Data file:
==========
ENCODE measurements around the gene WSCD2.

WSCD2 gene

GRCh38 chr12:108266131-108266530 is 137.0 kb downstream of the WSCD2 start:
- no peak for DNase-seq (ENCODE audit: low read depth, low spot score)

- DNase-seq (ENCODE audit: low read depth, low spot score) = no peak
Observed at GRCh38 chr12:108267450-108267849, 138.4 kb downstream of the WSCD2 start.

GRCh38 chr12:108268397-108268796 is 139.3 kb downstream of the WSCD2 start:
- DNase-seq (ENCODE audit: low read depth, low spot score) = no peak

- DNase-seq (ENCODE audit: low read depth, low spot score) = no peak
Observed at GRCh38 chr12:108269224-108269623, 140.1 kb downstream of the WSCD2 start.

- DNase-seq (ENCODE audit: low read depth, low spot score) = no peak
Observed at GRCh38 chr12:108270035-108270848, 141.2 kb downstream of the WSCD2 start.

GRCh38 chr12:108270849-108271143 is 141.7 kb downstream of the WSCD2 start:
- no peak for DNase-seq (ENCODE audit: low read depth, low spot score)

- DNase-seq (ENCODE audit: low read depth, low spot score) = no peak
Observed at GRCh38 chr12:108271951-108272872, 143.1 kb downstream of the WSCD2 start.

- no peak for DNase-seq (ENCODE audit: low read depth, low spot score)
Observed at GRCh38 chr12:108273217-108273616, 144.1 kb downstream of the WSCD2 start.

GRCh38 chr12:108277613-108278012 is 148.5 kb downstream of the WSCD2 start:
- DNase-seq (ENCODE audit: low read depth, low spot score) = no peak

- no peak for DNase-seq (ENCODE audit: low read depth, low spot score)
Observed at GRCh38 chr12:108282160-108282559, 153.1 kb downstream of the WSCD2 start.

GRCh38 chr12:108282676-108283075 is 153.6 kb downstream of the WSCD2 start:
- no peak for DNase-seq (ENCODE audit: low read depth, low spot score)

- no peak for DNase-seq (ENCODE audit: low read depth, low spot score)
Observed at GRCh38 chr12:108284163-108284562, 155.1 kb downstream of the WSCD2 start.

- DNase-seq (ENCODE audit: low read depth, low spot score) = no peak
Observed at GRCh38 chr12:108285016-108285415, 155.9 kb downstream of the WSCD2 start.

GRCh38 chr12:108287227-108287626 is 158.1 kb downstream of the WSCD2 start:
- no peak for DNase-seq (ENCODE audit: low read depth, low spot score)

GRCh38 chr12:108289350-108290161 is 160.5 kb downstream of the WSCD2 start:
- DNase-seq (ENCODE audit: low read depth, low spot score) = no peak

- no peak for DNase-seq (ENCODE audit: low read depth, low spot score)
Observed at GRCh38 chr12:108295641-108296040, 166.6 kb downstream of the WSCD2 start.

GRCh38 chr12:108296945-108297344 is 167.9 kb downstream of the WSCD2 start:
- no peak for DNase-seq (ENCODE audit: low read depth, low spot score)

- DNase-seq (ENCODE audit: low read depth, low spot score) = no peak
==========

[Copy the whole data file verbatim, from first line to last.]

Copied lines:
ENCODE measurements around the gene WSCD2.

WSCD2 gene

GRCh38 chr12:108266131-108266530 is 137.0 kb downstream of the WSCD2 start:
- no peak for DNase-seq (ENCODE audit: low read depth, low spot score)

- DNase-seq (ENCODE audit: low read depth, low spot score) = no peak
Observed at GRCh38 chr12:108267450-108267849, 138.4 kb downstream of the WSCD2 start.

GRCh38 chr12:108268397-108268796 is 139.3 kb downstream of the WSCD2 start:
- DNase-seq (ENCODE audit: low read depth, low spot score) = no peak

- DNase-seq (ENCODE audit: low read depth, low spot score) = no peak
Observed at GRCh38 chr12:108269224-108269623, 140.1 kb downstream of the WSCD2 start.

- DNase-seq (ENCODE audit: low read depth, low spot score) = no peak
Observed at GRCh38 chr12:108270035-108270848, 141.2 kb downstream of the WSCD2 start.

GRCh38 chr12:108270849-108271143 is 141.7 kb downstream of the WSCD2 start:
- no peak for DNase-seq (ENCODE audit: low read depth, low spot score)

- DNase-seq (ENCODE audit: low read depth, low spot score) = no peak
Observed at GRCh38 chr12:108271951-108272872, 143.1 kb downstream of the WSCD2 start.

- no peak for DNase-seq (ENCODE audit: low read depth, low spot score)
Observed at GRCh38 chr12:108273217-108273616, 144.1 kb downstream of the WSCD2 start.

GRCh38 chr12:108277613-108278012 is 148.5 kb downstream of the WSCD2 start:
- DNase-seq (ENCODE audit: low read depth, low spot score) = no peak

- no peak for DNase-seq (ENCODE audit: low read depth, low spot score)
Observed at GRCh38 chr12:108282160-108282559, 153.1 kb downstream of the WSCD2 start.

GRCh38 chr12:108282676-108283075 is 153.6 kb downstream of the WSCD2 start:
- no peak for DNase-seq (ENCODE audit: low read depth, low spot score)

- no peak for DNase-seq (ENCODE audit: low read depth, low spot score)
Observed at GRCh38 chr12:108284163-108284562, 155.1 kb downstream of the WSCD2 start.

- DNase-seq (ENCODE audit: low read depth, low spot score) = no peak
Observed at GRCh38 chr12:108285016-108285415, 155.9 kb downstream of the WSCD2 start.

GRCh38 chr12:108287227-108287626 is 158.1 kb downstream of the WSCD2 start:
- no peak for DNase-seq (ENCODE audit: low read depth, low spot score)

GRCh38 chr12:108289350-108290161 is 160.5 kb downstream of the WSCD2 start:
- DNase-seq (ENCODE audit: low read depth, low spot score) = no peak

- no peak for DNase-seq (ENCODE audit: low read depth, low spot score)
Observed at GRCh38 chr12:108295641-108296040, 166.6 kb downstream of the WSCD2 start.

GRCh38 chr12:108296945-108297344 is 167.9 kb downstream of the WSCD2 start:
- no peak for DNase-seq (ENCODE audit: low read depth, low spot score)

- DNase-seq (ENCODE audit: low read depth, low spot score) = no peak